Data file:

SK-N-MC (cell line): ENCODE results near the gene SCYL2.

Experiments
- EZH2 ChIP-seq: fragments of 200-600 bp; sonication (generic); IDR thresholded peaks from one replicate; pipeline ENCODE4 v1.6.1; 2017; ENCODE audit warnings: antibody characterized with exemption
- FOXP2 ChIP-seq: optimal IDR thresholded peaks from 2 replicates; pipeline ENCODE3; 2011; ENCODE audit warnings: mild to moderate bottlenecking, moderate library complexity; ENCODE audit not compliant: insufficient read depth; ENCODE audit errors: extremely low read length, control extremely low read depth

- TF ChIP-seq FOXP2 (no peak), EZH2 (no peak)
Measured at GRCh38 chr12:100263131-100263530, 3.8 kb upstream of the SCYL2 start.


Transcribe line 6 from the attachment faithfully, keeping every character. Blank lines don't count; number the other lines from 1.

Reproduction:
Measured at GRCh38 chr12:100263131-100263530, 3.8 kb upstream of the SCYL2 start.